This is a note explaining the connections by and between Scrum, BART and Group Relations. Scrum’s contains clear BART (boundary, authority, role and task) definitions. BART analysis comes from the Group Relations community of practice. Group Relations is concerned with psychology of some depth, at the level of “group”.
I believe if enough agile/Scrum community leaders and members get to know BART, the agile/Scrum work can advance. Specifically the community-level Scrum knowledge level advances as the study of Scrum’s BART properties increases overall insight into Scrum itself.
Original date of note: 10/25/2009 by Dan Mezick
We all know something about Scrum. It’s a framework consisting of 3 roles, 3 ceremonies and 3 artifacts in its canonical form. The full description of canonical Scrum is listed in the reference links below.
BART is short for Boundary, Authority, Role and Task. The full story on this is found via the BART reference link below.
Figure 1. Scrum is related to Group Relations (GR) theory through BART (Boundary, Authority Role and Task) analysis
Scrum is a great study in BART analysis. Upon examination of the roles in Scrum, per the Schwaber Beedle book on canonical Scrum, what is clear is that Scrum has well-defined BART properties. This greatly reduces the waste normally associated with any need to define roles and discover boundaries. The BART properties of Scrum are well documented in the aforementioned book.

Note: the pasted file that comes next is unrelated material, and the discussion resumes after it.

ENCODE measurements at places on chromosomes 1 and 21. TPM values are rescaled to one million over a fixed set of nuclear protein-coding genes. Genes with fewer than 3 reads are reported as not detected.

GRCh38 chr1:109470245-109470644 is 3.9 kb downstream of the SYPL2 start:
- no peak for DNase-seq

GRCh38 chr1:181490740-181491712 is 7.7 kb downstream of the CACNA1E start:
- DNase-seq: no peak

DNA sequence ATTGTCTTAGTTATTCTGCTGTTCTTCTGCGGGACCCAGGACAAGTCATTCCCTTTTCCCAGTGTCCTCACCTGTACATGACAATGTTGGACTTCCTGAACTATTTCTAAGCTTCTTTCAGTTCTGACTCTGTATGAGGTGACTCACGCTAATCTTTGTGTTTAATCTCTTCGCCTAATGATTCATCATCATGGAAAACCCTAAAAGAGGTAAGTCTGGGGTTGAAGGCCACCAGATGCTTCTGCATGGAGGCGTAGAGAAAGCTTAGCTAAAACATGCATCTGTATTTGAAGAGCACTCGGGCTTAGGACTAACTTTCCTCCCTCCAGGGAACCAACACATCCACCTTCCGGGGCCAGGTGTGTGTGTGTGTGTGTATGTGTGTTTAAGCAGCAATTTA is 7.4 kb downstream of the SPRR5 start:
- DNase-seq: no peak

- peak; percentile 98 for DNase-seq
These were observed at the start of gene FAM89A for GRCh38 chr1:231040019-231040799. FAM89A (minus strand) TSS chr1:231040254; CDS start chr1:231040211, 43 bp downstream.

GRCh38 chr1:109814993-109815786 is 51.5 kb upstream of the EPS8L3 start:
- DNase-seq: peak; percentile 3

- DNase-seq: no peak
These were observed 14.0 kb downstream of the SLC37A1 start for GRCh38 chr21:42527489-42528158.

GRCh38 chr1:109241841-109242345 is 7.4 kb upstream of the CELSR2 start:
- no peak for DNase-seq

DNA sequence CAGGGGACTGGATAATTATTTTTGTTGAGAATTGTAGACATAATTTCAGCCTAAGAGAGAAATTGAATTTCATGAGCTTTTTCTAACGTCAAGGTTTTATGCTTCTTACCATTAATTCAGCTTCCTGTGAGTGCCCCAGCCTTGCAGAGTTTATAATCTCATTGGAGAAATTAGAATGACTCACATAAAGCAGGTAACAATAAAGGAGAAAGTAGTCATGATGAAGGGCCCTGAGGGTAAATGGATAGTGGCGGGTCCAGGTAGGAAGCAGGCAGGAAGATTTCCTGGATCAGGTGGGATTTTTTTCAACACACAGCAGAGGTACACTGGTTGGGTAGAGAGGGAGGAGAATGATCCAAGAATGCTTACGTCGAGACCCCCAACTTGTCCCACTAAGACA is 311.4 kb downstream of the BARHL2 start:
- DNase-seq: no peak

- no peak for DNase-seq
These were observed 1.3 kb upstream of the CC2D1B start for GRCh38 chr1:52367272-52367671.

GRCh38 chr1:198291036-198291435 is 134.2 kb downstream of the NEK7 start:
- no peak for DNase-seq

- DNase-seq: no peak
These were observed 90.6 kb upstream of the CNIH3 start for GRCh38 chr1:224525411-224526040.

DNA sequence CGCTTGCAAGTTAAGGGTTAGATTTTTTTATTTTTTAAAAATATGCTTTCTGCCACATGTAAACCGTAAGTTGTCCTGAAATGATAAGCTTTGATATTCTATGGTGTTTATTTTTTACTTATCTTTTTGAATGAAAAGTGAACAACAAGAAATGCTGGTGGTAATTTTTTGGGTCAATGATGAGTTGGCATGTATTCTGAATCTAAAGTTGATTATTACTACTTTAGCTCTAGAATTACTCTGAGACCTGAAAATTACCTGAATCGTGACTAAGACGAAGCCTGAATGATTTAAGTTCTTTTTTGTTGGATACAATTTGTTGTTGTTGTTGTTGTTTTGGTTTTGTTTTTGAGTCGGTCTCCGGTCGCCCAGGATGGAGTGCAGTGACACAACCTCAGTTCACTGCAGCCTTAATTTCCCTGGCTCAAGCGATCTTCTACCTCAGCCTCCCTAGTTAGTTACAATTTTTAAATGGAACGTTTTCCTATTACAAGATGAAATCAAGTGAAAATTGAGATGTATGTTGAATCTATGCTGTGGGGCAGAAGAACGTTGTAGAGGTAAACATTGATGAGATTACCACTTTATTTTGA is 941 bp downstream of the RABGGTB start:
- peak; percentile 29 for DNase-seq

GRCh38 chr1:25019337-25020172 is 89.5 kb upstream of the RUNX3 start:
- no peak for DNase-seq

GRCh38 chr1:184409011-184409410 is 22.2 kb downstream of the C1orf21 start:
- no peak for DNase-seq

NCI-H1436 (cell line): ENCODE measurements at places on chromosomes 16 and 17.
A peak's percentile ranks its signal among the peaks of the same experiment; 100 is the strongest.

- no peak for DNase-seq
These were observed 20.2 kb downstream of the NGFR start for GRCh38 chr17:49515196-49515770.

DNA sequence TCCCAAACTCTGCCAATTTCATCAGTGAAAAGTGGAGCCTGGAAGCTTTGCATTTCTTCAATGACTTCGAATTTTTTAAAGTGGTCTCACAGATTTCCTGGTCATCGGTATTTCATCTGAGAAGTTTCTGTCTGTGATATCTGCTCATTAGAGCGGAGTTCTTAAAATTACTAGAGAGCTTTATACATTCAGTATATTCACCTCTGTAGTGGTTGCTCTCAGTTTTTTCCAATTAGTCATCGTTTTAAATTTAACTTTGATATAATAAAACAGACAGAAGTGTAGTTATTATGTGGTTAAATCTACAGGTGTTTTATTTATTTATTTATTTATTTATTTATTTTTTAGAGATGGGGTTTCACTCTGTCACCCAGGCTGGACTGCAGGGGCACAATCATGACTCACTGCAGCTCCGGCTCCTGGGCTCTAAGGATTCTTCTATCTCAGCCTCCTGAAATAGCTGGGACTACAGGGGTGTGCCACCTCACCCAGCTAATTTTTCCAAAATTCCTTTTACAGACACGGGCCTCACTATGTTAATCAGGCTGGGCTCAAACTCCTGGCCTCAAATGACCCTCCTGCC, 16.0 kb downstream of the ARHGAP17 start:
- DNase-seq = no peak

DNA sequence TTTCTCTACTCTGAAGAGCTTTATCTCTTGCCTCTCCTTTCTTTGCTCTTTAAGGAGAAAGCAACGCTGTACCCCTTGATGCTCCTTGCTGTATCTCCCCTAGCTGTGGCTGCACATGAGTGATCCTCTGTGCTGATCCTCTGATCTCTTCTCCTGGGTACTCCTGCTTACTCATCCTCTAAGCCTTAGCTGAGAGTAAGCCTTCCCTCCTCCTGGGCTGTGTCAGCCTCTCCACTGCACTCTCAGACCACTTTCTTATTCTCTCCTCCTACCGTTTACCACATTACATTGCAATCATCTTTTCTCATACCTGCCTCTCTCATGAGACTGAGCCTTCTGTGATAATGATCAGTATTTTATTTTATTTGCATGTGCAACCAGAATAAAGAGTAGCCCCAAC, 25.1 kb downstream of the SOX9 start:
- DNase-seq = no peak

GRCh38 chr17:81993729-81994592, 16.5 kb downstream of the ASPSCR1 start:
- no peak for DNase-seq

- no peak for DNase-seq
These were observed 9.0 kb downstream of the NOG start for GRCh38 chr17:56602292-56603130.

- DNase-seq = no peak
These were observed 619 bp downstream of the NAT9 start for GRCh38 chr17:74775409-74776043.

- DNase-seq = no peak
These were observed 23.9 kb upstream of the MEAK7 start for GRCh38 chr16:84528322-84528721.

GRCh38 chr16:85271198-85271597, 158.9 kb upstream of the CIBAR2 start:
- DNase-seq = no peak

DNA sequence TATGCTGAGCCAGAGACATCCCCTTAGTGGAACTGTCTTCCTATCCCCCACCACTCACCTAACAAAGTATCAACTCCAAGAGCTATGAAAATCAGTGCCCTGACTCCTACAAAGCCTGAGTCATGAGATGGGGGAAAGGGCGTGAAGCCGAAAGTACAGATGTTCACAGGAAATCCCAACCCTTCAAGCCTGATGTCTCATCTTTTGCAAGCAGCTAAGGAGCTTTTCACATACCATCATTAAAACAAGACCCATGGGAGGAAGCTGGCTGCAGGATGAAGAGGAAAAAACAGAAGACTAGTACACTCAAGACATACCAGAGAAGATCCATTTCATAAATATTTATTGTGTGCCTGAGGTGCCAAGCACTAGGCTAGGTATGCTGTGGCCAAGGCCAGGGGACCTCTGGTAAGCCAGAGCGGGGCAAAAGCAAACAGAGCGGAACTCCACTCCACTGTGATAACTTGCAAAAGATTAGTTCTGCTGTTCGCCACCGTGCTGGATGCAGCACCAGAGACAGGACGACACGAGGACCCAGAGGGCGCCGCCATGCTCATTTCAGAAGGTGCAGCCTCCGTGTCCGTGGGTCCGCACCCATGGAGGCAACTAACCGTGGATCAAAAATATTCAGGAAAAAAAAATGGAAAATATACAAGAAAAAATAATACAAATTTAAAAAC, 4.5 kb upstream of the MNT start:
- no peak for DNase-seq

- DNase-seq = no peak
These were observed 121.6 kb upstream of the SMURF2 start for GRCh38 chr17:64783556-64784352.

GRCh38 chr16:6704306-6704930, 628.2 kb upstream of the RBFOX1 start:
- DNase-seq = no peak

Even so, Scrum does have some ambiguity in terms of BART properties. For example, during the Sprint, does the Product Owner stand up? If the PO is a fully committed PO, complete with daily co-location, does that PO recite during the Team’s daily stand-up?
Even with this, as ground rules go, Scrum shines in terms of BART, when compared to typical ways of organizing work, especially software development work, in a typical organization.
Group Relations (GR)
GR is concerned with the emergent behavior of groups, and group-level psychology of some depth. BART comes directly from GR work. GR conferences are concerned with the conscious and unconscious behavior of people who have membership in groups and organizations. Briefly, GR theory says that the unstated primary task of a group is to survive as a group. This under-the-surface task often motivates the group to seek leadership that can help the group with the unstated group-survival task. (see the links below for more info)
This unconscious and irrational leadership-seeking aspect is completely unrelated to the stated task, such as producing “working software”. It is usually in fact at odds with the stated task of the team.
Example: Consider the software project that has no end in sight.
As such, irrational GR effects have the potential to generate tremendous amounts of waste. GR and BART theory says that Scrum has well-formed BART which focuses attention on the stated task, leaving little or no opportunity for irrational team behavior.
Knowledge of GR effects can come in handy when participating in or observing group (team) life. Group Relations conferences are uniquely experiential and the learning can be unusual in form and content. The conferences explore boundary, authority, role and task in groups.
About the Author
Dan Mezick: An expert on teams and a trusted adviser to CxO-level executives worldwide, Dan consults on enterprise-wide culture change, implementing Scrum, and the often difficult adoption of authentic Lean principles.
He creates and teaches specific, useful tools and techniques for facilitating successful enterprise-wide adoption of agile and Scrum. Dan’s articles on teams and organizational dynamics appear on InfoQ.com, ScrumAlliance.org, and AgileJournal.com. Learn more about Dan Mezick’s agile writing here.
Reach Dan at:
dan [at] newtechusa [net]
You can learn much more detail about Dan via his Agile Coaching page here.